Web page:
For instance, on July 18 this year, when the NSS announced the postings for the 2018/19 service year, Mr Mustapha disclosed that the postings of some 2,102 prospective service persons had been withheld because of some infractions that its robust tracking system had identified.
The move, he said, was to restore sanctity to the NSS which had been caught in the web of ghost persons on the scheme’s payroll. As of now, 633 of those people are still being investigated for allegedly using fraudulent means to apply for national service.
In addition, the management of the scheme rolled out an online application regime that made it possible for the prospective service persons to log onto a dedicated website and register.
Perhaps, the most innovative step taken by the management of the scheme is the introduction of the appointment system for crowd control.
In this system, the service persons were required to log onto the NSS website and book an appointment and be given a unique number and date before they report to registration centres.
This great initiative did not only ensure that only a minimum number of service persons reported to the registration centre daily, but also eliminated the long queues and pressure on the registration officials.
In a bid to address the issue of rejection by user agencies, the prospective NSS persons were required to seek the consent of the user agencies to which they had been posted before submitting the final document to the offices of the scheme for final approval.
Over the years, members of the public had to go through cumbersome processes to collect their national service certificates to be able to apply for jobs.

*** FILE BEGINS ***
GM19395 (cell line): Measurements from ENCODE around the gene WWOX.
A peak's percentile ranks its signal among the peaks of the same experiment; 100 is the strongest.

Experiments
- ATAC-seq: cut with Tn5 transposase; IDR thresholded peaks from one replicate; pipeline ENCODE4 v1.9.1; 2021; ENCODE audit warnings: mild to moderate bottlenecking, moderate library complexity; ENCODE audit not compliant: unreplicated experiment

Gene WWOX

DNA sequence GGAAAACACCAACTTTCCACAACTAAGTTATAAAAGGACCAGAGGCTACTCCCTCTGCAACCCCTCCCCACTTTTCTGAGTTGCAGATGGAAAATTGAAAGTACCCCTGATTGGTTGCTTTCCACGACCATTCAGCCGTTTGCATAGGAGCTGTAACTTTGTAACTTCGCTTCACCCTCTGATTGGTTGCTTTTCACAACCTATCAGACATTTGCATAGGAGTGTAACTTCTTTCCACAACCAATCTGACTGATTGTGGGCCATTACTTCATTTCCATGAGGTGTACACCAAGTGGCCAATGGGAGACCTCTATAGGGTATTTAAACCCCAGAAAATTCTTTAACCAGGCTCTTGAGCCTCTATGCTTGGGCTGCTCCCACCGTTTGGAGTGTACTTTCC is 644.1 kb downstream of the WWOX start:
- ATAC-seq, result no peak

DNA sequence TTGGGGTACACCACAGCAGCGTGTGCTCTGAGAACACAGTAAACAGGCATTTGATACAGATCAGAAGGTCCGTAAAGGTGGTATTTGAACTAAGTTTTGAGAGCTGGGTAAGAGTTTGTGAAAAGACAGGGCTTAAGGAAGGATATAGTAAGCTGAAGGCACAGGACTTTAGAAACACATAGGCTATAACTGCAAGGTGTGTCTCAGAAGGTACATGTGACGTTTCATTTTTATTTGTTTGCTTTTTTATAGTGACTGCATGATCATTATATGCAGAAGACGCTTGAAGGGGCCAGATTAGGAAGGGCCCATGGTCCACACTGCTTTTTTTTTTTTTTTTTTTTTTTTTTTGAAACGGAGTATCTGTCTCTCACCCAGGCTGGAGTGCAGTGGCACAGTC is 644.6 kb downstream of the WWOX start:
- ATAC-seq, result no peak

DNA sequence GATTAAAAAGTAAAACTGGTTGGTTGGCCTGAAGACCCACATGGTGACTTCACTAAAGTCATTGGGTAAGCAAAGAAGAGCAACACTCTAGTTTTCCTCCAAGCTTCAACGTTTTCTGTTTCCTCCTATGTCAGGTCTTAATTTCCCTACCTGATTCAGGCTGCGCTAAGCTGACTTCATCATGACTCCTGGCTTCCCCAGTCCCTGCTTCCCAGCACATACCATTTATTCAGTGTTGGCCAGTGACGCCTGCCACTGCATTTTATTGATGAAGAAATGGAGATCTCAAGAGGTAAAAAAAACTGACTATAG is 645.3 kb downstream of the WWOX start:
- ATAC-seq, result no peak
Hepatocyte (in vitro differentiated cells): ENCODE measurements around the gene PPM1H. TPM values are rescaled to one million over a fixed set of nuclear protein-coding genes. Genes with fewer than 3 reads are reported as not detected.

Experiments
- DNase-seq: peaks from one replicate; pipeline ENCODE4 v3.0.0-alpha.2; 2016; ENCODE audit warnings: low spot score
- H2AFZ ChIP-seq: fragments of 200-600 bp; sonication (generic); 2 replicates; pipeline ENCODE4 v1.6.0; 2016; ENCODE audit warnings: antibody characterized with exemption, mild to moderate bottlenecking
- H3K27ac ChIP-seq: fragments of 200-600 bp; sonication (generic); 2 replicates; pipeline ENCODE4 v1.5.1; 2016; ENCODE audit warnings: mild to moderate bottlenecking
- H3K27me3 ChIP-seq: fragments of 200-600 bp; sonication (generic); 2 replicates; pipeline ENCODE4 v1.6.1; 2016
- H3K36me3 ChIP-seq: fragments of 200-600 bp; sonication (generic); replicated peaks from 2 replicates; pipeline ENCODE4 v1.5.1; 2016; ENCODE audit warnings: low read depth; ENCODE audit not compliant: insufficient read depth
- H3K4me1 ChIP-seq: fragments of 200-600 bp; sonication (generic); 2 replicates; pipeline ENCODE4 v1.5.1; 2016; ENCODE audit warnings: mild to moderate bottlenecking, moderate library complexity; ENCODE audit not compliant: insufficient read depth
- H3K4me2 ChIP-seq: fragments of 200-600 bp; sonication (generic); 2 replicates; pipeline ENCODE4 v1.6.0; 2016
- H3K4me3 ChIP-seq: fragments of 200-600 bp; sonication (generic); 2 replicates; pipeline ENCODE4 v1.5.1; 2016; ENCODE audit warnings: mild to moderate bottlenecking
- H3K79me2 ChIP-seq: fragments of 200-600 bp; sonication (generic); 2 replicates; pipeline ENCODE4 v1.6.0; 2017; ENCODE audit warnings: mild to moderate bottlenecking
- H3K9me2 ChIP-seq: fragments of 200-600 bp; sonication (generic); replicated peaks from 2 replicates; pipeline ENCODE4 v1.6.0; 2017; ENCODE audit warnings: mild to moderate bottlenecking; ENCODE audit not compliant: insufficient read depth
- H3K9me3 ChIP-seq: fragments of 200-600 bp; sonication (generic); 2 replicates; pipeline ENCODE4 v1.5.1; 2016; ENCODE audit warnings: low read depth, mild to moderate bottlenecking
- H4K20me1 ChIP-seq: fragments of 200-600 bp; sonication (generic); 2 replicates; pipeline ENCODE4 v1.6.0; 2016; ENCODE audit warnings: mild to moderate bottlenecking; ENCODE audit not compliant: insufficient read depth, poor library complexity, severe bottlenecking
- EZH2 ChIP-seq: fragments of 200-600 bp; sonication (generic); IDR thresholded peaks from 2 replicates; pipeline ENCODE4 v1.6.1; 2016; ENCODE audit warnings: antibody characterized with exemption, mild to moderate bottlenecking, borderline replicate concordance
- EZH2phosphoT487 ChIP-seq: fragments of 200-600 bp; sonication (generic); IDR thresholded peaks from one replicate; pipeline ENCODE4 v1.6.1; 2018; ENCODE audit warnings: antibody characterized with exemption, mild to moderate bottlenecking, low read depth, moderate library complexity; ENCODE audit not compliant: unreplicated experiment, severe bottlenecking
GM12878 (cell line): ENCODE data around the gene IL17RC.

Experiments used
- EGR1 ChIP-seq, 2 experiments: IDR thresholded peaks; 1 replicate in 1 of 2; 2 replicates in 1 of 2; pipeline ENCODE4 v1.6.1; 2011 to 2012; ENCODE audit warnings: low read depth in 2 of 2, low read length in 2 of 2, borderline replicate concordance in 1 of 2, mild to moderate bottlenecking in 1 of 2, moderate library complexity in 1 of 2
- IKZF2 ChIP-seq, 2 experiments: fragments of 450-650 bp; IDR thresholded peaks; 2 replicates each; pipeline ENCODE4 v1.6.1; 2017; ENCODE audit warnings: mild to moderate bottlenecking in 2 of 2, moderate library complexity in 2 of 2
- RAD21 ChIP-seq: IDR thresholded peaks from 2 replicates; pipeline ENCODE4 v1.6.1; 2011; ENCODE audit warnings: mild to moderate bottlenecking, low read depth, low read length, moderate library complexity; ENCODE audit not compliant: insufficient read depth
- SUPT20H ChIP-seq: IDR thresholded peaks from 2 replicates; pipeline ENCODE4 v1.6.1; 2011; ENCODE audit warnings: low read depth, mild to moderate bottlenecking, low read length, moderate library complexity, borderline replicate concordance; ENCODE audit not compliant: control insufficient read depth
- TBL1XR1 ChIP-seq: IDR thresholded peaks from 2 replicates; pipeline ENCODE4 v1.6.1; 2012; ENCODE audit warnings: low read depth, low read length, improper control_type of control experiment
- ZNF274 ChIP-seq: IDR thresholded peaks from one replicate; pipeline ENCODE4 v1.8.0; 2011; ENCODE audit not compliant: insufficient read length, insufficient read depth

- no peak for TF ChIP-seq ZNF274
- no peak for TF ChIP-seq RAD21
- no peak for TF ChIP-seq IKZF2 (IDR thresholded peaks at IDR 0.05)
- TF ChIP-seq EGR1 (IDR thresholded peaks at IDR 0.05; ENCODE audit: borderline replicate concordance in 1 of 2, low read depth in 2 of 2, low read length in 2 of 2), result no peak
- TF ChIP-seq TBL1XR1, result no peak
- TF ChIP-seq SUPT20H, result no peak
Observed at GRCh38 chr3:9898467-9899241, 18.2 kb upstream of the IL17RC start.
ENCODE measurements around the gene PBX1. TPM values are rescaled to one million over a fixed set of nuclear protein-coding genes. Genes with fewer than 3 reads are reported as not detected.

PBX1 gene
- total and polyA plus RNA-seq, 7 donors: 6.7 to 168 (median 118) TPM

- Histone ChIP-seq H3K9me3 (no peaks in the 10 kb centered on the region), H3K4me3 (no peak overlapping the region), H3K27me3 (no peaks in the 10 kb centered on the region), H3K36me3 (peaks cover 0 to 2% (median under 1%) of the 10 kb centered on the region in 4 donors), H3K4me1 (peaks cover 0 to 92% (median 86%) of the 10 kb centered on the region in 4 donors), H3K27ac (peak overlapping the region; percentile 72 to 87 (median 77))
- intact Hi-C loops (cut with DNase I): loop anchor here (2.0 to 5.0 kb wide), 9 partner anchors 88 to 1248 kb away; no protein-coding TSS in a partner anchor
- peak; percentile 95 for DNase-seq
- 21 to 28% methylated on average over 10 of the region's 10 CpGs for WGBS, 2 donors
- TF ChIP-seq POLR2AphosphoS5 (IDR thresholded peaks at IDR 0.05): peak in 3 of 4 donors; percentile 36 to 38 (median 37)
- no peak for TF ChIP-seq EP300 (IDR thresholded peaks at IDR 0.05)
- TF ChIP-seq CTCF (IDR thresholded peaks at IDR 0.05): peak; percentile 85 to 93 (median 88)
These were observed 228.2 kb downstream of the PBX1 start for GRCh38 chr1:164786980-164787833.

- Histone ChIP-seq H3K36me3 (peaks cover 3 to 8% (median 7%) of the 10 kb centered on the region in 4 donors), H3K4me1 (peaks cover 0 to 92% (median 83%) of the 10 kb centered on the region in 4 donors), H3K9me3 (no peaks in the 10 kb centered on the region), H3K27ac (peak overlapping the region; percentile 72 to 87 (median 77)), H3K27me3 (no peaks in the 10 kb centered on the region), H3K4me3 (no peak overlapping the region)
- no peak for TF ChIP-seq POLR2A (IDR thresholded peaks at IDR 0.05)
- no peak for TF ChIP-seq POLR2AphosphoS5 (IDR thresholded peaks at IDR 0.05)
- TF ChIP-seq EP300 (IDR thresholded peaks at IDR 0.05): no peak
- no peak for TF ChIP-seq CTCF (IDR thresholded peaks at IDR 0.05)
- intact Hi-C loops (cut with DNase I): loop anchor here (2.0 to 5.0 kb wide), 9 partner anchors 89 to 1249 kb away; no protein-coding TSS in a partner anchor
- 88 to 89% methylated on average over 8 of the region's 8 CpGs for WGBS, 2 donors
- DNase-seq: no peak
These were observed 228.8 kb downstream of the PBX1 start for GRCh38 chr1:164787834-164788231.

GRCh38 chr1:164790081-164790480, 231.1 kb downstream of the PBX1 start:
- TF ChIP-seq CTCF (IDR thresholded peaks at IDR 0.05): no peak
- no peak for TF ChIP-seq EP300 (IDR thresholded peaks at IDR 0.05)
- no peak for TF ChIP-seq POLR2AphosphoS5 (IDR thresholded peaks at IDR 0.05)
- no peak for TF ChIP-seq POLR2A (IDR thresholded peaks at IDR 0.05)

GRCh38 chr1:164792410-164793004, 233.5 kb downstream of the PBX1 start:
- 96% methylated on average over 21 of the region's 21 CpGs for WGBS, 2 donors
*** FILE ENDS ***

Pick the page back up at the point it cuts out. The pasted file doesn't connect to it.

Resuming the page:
To address this challenge, the NSS management introduced online reforms to facilitate the delivery of the certificates.
The system has also been decentralised such that people do not have to travel to regional offices of the scheme to collect their certificates.
“Our certificates are now online, so by the click of a button, I can sit in the office here and know the number of certificates in the system and how many are being collected at any point in time,” Mr Ussif explained.
In spite of the huge gains that have been made in the registration process this year, there were reports of some challenges in the process.
Last year, many prospective service persons were turned away by the user agencies either because of the excess number or lack of the skills set required by those organisations.
Such rejections occurred this year again, but Mr Ussif said they were minimal as compared with that of last year.
“Some private organisations applied for service persons to be posted to them, thinking that the government would pay allowances for such persons but upon realising that they had to bear the cost, they made a U-turn.
“Many of the private organisations turned down the request for service persons because of changes in their budget. However, the NSS reposted all those people to other user agencies,” he added.
The initiatives by the NSS management may not have addressed all the challenges in the registration process, but certainly, they have greatly improved the system.
It is in the light of this that one can salute the management of the scheme for doing a Yeoman’s job. But like Oliver Twist, we ask for more.